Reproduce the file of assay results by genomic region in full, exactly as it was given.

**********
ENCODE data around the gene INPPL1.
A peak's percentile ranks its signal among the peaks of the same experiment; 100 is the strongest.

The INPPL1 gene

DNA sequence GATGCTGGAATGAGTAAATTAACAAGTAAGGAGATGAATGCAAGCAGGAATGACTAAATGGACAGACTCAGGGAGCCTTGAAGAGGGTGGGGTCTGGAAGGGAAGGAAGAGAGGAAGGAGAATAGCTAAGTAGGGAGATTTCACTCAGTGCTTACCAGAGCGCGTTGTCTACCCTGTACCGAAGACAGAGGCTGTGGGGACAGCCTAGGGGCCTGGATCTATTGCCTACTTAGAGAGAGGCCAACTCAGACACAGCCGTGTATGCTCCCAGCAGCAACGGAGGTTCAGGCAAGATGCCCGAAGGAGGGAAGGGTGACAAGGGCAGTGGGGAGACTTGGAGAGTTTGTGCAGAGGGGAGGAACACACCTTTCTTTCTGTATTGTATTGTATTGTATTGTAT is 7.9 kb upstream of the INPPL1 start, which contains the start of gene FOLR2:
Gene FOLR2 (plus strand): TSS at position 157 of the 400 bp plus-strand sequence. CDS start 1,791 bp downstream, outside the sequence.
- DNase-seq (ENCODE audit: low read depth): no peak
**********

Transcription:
ENCODE data around the gene INPPL1.
A peak's percentile ranks its signal among the peaks of the same experiment; 100 is the strongest.

The INPPL1 gene

DNA sequence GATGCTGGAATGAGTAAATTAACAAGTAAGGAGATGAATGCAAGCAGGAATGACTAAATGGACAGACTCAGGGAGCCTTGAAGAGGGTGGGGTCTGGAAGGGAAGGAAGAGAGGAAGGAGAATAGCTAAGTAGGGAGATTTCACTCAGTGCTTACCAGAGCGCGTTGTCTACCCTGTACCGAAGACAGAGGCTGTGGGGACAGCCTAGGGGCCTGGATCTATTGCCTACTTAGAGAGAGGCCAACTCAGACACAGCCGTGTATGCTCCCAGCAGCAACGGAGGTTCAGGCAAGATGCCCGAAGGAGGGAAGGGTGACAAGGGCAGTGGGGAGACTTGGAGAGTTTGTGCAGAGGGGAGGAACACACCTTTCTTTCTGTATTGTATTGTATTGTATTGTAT is 7.9 kb upstream of the INPPL1 start, which contains the start of gene FOLR2:
Gene FOLR2 (plus strand): TSS at position 157 of the 400 bp plus-strand sequence. CDS start 1,791 bp downstream, outside the sequence.
- DNase-seq (ENCODE audit: low read depth): no peak